How does adding a national park to the region sound? Intriguing? Exciting? Impossible?

Local business leaders are focusing on the first two adjectives as they work to muster support for what they’re calling The Great Rivers National Park. It would be centered at the Alton, Illinois, riverfront and meander past 144 miles of shoreline along the Mississippi, Missouri, and Illinois rivers.

AltonWorks is the group behind this effort. As a developer focused on social impact projects, it says a national park designation would help transform the city of Alton into a vibrant and more livable community, thanks to tens of millions of dollars it estimates could be infused into the area annually from tourism dollars.

The park would feature recreational opportunities at Alton’s Mississippi riverfront, such as kayaking, boating, bike paths, walking trails, a climbing area, and pickleball and basketball courts. The plan would upgrade an existing amphitheater and marina, plus address an ongoing issue with silt deposits.

Currently, an area near the marina requires frequent dredging of silt by the Army Corps of Engineers, but building a dike wall to block silt deposits would eliminate the problem and also create a sheltered area that could be used for canoeing and kayaking, says Kiku Obata, a senior executive at AltonWorks.

Obata and her partners have discussed with the Corps possible dredging solutions as well as the potential for the government agency to provide a master plan for the park at no cost to the city. Because a high percentage of people in Alton live in poverty, the city could be eligible for that funding.


How to Become a National Park

The road to national park status is long and involved. Before a plan can even be submitted to the National Park Service (NPS), certain requirements must be met. The proposed area must:

  • Possess nationally significant natural, cultural, or recreational resources
  • Be a suitable and feasible addition to the National Park System
  • Require direct NPS management instead of protection by some other government agency or by the private sector

NPS states that recreational opportunity alone isn’t enough to warrant national park designation. Obata says that Alton’s combination of historical significance and the area’s natural resources will boost their case.

Approaching Alton from the Mississippi River.

Approaching Alton from the Mississippi River. (Big Muddy Adventures)

“It’s really a no-brainer,” Obata said. “The Mississippi is a national icon, and it has significance in terms of the Native American population, the history of Lewis and Clark, westward expansion, and unfortunately it played a role in the slave trade.”

She adds that Alton itself has considerable historical relevance, most notably the 1837 murder of Elijah Lovejoy, the abolitionist minister and newspaper editor. He was shot by a pro-slavery mob as it sought to destroy his new printing press that had just been delivered by steamship. Alton also was a rival of St. Louis at the time and was considered more important than Chicago.


From Multiple Jurisdictions to One

To meet criteria for management of a national park, the area that AltonWorks is proposing includes 135,000 acres in the Great Rivers Confluence Region. This area is managed by 20 federal, state, and local jurisdictions. AltonWorks says that bringing these lands together under NPS would provide consistent trails and amenities and leverage park marketing, maintenance, and funding for better efficiency.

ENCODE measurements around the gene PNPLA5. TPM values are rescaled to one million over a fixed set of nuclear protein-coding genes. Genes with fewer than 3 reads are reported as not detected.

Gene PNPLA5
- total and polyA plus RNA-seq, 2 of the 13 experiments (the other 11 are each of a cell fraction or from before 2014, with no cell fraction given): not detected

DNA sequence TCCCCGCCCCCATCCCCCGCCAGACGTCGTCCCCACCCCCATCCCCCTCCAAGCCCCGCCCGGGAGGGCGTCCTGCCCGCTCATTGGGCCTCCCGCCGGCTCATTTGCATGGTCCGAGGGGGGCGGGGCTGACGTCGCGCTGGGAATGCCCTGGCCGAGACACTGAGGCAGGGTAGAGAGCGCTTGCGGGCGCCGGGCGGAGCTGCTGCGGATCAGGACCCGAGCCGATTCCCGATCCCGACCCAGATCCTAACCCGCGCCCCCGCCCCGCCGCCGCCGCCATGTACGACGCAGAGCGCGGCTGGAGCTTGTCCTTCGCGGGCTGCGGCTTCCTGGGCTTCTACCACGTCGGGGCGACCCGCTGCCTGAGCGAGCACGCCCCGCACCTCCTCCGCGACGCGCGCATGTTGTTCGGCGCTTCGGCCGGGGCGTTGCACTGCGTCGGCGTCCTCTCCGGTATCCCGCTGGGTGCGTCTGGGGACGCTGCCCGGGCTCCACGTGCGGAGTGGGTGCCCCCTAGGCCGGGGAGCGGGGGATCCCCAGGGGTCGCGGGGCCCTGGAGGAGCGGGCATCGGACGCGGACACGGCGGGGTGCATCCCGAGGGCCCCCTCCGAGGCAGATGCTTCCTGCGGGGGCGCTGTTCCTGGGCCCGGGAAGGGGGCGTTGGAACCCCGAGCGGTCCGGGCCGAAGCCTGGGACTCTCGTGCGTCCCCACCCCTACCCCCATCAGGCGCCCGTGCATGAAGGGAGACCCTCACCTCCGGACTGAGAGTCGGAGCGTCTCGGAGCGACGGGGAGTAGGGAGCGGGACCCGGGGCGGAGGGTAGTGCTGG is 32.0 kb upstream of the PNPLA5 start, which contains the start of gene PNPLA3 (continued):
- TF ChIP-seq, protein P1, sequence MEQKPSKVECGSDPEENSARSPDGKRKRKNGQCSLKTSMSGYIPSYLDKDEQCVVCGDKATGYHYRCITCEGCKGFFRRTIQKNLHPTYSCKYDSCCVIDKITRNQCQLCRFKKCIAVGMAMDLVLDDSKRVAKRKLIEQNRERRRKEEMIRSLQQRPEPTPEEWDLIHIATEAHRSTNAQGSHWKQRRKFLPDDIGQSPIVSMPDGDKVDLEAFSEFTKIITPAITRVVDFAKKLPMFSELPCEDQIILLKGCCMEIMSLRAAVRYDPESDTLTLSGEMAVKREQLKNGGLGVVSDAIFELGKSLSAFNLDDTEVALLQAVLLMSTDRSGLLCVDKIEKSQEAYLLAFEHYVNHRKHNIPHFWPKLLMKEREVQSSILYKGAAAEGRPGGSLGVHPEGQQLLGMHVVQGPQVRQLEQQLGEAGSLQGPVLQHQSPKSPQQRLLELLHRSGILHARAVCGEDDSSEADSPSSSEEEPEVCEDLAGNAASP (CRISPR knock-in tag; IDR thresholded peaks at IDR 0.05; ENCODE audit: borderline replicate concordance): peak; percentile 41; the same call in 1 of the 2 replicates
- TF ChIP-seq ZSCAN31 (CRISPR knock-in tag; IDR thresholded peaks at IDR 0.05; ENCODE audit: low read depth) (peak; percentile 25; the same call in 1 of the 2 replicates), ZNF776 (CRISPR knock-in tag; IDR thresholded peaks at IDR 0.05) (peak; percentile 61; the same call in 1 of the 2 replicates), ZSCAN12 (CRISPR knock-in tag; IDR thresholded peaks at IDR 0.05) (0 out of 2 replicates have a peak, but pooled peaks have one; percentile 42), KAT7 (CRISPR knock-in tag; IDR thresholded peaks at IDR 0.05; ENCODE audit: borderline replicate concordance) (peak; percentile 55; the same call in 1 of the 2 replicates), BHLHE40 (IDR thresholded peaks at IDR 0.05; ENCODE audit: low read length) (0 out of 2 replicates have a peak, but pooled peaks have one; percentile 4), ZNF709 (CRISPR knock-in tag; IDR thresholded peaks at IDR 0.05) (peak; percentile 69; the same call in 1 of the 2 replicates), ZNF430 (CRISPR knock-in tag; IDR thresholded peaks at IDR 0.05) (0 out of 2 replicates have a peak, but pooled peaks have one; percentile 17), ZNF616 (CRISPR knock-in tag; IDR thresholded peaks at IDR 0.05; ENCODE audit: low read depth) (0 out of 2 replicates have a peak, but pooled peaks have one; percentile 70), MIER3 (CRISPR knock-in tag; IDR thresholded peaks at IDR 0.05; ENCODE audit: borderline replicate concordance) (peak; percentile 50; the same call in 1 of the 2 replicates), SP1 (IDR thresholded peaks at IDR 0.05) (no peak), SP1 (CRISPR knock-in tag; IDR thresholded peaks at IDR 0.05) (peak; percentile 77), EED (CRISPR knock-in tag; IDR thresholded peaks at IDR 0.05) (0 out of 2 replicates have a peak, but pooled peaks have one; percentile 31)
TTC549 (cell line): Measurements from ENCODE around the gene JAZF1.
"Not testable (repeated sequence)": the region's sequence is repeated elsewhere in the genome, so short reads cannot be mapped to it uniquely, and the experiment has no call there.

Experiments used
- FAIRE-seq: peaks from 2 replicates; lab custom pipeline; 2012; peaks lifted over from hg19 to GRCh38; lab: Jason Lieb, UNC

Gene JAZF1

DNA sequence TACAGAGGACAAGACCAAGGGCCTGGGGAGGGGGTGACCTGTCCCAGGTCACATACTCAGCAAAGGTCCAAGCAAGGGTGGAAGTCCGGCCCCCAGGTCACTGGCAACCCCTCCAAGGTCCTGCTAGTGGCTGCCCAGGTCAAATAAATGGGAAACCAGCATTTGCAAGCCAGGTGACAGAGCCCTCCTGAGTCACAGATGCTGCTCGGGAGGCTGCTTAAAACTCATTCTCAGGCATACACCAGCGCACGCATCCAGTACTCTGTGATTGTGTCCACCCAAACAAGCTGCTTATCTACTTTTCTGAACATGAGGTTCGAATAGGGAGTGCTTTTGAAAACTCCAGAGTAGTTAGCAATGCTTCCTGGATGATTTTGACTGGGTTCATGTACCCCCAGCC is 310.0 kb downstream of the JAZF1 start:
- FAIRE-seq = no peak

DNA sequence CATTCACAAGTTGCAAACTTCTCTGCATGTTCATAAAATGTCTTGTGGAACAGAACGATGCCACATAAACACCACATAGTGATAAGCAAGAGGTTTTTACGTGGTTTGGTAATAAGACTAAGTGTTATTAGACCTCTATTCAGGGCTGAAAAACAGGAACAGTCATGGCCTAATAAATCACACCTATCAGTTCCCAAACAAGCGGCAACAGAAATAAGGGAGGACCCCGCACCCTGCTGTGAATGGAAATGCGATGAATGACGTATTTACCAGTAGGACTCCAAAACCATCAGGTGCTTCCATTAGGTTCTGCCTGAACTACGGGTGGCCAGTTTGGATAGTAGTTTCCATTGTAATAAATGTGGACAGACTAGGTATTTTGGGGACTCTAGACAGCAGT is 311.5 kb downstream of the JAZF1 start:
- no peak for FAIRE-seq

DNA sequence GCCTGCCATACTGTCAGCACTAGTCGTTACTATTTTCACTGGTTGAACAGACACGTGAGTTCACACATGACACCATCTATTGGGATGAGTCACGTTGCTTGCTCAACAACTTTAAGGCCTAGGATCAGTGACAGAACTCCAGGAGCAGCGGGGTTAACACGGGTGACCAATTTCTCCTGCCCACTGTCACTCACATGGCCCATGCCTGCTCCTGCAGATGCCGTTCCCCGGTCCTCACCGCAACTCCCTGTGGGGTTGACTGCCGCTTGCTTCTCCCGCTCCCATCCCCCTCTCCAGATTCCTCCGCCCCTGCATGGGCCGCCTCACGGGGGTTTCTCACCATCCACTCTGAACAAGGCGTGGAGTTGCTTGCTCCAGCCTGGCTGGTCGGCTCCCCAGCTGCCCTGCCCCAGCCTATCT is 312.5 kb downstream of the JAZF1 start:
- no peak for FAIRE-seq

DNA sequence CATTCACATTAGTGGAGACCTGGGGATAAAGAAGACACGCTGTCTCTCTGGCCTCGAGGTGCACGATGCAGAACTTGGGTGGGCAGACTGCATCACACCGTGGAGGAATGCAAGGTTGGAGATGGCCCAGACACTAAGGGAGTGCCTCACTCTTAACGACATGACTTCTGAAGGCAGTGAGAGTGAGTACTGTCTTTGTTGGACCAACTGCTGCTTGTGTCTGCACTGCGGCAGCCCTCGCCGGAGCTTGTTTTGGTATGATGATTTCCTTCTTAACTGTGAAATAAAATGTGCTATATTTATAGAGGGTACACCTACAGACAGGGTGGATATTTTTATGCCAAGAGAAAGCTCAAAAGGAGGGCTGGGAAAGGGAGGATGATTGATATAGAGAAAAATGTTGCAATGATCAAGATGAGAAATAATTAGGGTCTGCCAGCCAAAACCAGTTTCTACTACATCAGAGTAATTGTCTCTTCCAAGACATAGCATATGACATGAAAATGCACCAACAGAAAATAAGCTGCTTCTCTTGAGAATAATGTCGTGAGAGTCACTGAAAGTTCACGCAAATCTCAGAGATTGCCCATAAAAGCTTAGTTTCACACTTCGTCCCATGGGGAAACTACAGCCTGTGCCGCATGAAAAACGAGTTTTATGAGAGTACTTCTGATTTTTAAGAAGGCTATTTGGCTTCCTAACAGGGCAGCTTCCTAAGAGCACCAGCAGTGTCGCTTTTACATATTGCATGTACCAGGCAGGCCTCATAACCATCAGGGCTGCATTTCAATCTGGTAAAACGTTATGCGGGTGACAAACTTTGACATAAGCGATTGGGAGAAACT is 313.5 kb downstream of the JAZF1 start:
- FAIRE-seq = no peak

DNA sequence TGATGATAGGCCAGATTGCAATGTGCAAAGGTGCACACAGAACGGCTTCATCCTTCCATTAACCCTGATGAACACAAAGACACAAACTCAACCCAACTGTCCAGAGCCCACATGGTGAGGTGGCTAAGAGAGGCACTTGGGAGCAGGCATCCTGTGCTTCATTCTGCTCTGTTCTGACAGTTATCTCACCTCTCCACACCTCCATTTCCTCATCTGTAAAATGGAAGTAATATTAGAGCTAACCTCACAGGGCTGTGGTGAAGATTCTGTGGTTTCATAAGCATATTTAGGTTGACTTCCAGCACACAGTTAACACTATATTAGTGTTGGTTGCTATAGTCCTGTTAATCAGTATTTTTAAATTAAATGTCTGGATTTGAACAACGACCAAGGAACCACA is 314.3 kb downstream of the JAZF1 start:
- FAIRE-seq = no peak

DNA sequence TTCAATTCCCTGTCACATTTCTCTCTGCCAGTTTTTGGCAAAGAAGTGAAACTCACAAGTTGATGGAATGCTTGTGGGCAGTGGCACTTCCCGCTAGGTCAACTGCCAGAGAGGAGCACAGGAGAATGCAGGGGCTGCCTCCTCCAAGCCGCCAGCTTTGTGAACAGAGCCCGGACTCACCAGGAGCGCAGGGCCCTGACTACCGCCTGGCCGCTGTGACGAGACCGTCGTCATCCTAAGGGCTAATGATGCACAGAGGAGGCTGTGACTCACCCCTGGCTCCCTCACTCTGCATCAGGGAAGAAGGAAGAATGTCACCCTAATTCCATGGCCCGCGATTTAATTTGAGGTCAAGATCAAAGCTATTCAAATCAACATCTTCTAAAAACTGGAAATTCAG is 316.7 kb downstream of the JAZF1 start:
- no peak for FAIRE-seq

Alton is home to two federal wildlife refuges, a large federal footprint of actively managed Army Corps of Engineers land, and Pere Marquette State Park, the largest state park in Illinois. Also in the area are the National Great Rivers Museum, Great Rivers National Scenic Byway, the National Lewis and Clark Trail, and the Mississippi River National Water Trail.

Because of this federal presence and the massive impact of the Mississippi River on American culture, history, and economic development, AltonWorks believes the idea of a national park is worth exploring.

AltonWorks will present its proposal to Rep. Nikki Budzinski (D-Illinois). (At press time, AltonWorks was finalizing its proposal). If she is in favor of the plan, Budzinski can then submit it to NPS, which conducts a study that takes about two years.

If NPS approves the plan, the final step is approval from Congress.

Perhaps a bigger obstacle lies not in Washington, D.C., but right at Alton’s doorstep. The Argosy Casino Alton, formerly the Alton Belle Casino, sits just north of Riverfront Park and has expressed interest in relocating to the park. This would spoil any chances of earning a national park designation, Obata says.

“If you want a national park, you need a family-friendly environment,” she said. “It would be a completely different brand if you’re driving into Alton and you see a casino and a giant parking lot. That’s why we’re working to galvanize support.”

Obata encourages the public to show its support by commenting on the AltonWorks Facebook or Instagram account.

“We’d love to hear from people,” she said. “We would really like public support.”

In addition to creating an outdoor recreation destination, developing a national park would “preserve the heritage and ecology of this region,” Obata said. “I think it’s totally unappreciated. Driving the River Road is so beautiful. I feel like I’m in southern France. Let’s protect and share these cultural and environmental things of beauty.”

Author: Terri Waters is a regular contributor to Terrain Magazine.

Top Image: An architectural rendering of Alton’s proposed Mississippi riverfront.